You Cannot Create a Personal Directive

A Personal Care Directive, otherwise known as a Living Will, is a legal document that provides a designated agent with the authority to make non-financial decisions on your behalf, such as medical treatments and who will temporarily care for your minor children. Unlike Wills, they are intended to take effect while you are still alive but incapable of making certain decisions.

You Cannot Create a Power of Attorney

A Power of Attorney gives another person the authority to make both legal and financial decisions on your behalf. The other party may be a person or institution. Like personal directives, a Power of Attorney arrangement comes into effect while you are still alive but incapable of making decisions about your legal and financial affairs. Once again, it simply would not make sense to include a Power of Attorney in your Will since your Will does not take effect until you have passed away.

You Cannot Always ‘Dodge Probate’

If your estate consists solely of personal assets that are not registered with a third party, probate is not necessary because change of possession is tantamount to change of ownership. Examples of personal assets include:

  • Personal items such as clothing and jewelry
  • Household furniture
  • Private company shares

Few estates, however, consist entirely of this kind of asset. If your estate includes a car, real estate, or a financial account registered with a third party, probate will be required whether you create a Will or not.

You Cannot Gift Jointly Owned Assets

In Alberta, the Right of Survivorship dictates that jointly owned assets are passed on to the other owner when you pass, so they cannot be included in your Will. If, for example, you jointly own your home with your new spouse, he or she will receive it and it does not form part of your estate to be passed on to your children or others.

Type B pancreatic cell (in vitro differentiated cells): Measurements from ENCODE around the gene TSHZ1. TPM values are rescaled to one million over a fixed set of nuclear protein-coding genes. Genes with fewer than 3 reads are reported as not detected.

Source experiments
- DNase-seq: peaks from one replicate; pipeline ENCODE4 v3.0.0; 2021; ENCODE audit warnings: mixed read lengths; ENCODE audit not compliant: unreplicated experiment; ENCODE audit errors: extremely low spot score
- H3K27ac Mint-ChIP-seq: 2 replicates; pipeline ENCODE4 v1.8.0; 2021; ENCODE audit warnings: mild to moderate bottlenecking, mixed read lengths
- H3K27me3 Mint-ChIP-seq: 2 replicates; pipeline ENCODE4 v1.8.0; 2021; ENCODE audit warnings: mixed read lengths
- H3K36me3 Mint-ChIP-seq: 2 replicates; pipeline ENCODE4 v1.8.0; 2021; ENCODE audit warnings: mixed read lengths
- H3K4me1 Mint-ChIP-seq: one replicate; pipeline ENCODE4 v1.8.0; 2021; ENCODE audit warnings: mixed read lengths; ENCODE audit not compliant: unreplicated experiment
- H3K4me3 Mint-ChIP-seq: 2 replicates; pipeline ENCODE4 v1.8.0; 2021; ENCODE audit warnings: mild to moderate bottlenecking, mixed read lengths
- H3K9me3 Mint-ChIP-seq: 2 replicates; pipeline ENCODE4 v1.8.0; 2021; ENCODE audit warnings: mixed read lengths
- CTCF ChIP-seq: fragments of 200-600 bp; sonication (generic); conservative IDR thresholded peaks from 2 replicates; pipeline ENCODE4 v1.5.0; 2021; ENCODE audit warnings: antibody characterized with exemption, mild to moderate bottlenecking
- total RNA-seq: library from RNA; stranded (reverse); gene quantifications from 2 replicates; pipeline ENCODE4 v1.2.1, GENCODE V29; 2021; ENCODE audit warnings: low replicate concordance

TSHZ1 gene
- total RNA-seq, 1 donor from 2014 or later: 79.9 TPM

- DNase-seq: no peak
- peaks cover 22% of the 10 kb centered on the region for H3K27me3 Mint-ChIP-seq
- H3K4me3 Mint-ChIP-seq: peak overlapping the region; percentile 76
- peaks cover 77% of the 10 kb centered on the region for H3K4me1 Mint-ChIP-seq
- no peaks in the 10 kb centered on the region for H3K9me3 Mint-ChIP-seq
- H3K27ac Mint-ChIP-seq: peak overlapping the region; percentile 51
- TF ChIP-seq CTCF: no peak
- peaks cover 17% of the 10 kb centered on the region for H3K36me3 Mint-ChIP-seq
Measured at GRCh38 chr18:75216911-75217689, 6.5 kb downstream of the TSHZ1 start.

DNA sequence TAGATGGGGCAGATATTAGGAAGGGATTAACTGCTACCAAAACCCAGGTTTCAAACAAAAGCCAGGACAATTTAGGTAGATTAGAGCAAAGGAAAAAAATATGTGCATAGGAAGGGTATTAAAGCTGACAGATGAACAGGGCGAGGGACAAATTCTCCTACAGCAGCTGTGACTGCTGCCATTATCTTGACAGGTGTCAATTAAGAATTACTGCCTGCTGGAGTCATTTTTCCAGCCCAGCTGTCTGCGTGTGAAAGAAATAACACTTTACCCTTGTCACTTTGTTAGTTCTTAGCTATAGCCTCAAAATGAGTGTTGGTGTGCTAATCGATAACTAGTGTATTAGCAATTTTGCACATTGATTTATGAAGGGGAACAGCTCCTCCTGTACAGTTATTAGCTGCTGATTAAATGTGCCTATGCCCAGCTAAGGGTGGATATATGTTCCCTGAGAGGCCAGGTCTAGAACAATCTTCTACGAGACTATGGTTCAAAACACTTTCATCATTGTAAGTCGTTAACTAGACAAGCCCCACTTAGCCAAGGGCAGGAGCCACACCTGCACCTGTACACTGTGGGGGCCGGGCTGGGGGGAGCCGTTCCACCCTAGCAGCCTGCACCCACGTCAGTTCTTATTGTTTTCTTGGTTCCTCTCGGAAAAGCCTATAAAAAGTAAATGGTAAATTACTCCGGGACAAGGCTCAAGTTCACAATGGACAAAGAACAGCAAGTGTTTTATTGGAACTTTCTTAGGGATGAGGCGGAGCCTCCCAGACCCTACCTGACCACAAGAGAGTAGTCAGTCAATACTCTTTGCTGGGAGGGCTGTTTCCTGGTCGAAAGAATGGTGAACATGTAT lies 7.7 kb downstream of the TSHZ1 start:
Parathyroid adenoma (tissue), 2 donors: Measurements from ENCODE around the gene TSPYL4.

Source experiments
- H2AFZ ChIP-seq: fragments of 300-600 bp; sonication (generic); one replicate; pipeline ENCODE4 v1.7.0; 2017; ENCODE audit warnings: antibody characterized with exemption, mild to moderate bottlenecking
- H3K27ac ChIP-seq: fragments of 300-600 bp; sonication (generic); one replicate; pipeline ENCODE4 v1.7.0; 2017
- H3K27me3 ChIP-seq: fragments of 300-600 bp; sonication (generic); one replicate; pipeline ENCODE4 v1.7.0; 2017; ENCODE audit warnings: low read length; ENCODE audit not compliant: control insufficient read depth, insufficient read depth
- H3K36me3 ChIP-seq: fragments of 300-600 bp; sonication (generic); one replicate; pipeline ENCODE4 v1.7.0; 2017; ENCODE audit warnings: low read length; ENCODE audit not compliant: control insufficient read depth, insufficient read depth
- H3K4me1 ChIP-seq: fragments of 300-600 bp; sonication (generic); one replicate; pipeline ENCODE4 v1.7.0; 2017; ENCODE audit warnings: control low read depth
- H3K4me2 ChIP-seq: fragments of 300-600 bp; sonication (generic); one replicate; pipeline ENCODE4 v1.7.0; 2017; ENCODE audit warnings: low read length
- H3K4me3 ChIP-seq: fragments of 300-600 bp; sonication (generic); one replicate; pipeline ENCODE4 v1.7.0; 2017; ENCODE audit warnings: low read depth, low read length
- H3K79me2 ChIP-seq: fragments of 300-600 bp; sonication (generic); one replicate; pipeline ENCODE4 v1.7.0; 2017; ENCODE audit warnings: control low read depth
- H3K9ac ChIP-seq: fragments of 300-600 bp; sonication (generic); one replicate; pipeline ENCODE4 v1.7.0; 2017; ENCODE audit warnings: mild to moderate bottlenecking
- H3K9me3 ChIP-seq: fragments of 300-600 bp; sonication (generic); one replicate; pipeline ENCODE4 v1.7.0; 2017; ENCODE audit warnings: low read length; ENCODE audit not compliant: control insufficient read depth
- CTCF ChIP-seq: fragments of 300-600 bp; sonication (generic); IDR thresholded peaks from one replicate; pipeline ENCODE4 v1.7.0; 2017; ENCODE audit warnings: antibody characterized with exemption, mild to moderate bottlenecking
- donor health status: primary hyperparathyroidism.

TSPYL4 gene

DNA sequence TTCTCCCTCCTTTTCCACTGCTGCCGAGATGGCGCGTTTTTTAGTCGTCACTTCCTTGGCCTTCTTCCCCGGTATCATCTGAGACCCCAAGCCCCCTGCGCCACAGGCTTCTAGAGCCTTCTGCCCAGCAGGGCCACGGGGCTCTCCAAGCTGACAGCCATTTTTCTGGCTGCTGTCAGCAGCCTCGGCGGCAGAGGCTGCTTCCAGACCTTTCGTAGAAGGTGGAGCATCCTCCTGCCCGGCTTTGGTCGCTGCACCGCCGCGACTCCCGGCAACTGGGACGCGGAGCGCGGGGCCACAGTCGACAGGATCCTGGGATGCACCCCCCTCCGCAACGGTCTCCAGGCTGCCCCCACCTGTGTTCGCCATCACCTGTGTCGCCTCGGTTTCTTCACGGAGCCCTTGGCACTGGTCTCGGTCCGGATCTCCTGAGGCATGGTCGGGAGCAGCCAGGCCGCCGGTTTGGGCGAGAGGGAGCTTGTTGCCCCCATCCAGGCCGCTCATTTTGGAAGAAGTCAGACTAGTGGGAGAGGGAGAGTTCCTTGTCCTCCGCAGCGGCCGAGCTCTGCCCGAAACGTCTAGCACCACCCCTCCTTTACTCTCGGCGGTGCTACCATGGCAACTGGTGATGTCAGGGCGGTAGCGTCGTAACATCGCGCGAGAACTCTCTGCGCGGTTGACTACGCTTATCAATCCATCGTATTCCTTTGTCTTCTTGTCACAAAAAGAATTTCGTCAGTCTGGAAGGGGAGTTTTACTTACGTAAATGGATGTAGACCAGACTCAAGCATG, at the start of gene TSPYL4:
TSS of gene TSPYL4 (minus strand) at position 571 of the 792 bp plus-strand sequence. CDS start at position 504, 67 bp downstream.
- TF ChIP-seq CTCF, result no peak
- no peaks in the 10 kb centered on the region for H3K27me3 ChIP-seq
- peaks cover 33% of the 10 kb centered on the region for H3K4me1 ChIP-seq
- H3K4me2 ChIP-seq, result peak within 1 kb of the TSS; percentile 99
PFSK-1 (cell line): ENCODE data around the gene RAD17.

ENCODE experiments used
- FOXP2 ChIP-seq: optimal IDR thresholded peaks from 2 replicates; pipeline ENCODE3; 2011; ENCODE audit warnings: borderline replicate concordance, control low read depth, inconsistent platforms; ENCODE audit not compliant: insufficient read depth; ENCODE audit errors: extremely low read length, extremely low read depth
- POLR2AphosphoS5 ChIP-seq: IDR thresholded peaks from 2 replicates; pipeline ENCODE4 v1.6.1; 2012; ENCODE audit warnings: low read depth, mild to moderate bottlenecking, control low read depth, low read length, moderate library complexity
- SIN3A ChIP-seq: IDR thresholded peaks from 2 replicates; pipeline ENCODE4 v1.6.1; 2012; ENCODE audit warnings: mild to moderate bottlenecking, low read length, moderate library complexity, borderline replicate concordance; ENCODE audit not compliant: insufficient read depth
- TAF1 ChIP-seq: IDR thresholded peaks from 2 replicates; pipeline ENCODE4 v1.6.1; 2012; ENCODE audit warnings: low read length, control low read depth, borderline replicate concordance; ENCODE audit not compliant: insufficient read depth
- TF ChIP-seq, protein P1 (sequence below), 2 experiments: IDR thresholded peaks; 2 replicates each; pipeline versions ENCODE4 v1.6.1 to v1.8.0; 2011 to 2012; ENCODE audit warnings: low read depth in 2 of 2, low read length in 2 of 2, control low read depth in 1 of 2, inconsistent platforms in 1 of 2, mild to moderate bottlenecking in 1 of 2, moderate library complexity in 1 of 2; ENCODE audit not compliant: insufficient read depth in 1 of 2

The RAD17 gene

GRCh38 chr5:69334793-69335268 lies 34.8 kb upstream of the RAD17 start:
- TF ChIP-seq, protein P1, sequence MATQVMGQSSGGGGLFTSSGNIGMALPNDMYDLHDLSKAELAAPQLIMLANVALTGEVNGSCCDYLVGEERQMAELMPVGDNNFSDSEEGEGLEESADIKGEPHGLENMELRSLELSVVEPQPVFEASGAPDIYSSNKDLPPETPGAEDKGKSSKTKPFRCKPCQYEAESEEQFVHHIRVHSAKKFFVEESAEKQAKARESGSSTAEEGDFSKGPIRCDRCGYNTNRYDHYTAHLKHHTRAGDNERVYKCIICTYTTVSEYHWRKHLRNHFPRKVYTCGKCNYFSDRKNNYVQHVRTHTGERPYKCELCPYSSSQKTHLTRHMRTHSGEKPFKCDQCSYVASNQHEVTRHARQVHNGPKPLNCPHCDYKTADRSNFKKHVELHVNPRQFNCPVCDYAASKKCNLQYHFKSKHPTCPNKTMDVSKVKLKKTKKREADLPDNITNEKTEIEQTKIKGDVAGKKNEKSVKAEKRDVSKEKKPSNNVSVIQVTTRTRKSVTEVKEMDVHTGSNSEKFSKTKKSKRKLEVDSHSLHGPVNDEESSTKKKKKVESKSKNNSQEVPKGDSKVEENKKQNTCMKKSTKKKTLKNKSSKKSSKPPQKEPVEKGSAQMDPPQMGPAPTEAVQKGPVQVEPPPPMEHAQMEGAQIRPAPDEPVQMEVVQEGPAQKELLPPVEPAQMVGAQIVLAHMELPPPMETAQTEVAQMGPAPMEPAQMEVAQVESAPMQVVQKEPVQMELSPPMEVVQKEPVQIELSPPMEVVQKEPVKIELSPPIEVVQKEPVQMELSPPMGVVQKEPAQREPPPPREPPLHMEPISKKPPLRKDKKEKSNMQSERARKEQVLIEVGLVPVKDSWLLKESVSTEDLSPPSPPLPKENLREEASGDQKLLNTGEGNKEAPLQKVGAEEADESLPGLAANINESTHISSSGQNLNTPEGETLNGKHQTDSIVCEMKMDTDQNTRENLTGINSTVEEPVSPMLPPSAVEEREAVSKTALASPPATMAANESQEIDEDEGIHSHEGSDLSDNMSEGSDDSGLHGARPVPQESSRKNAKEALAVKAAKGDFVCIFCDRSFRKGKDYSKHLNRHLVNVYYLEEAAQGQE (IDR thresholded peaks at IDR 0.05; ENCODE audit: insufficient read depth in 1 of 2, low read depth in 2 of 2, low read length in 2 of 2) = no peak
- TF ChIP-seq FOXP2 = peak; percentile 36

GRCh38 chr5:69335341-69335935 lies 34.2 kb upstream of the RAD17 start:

You Cannot Gift Assets With Named Beneficiaries

RRSPs or life insurance policies that have a named beneficiary will pass directly to that person, despite what you may state in your Will. If you want to change the beneficiary for a particular asset, you must notify the financial institution or insurance company directly.

A Will is an extremely valuable tool that enables estates of all sizes and complexity to be distributed the way you want, but it cannot be used to accomplish every estate planning goal you may require. Other resources, such as beneficiary designations, personal directives, family trusts, and powers of attorney can be used together with a properly-written Will to create an estate plan tailored to your needs and goals.

For assistance in putting together a Will that meets your needs, contact the estate planning lawyers at Estate Connection today. We will help you create a document that will protect the futures of your loved ones and assets and, ultimately, give you peace of mind.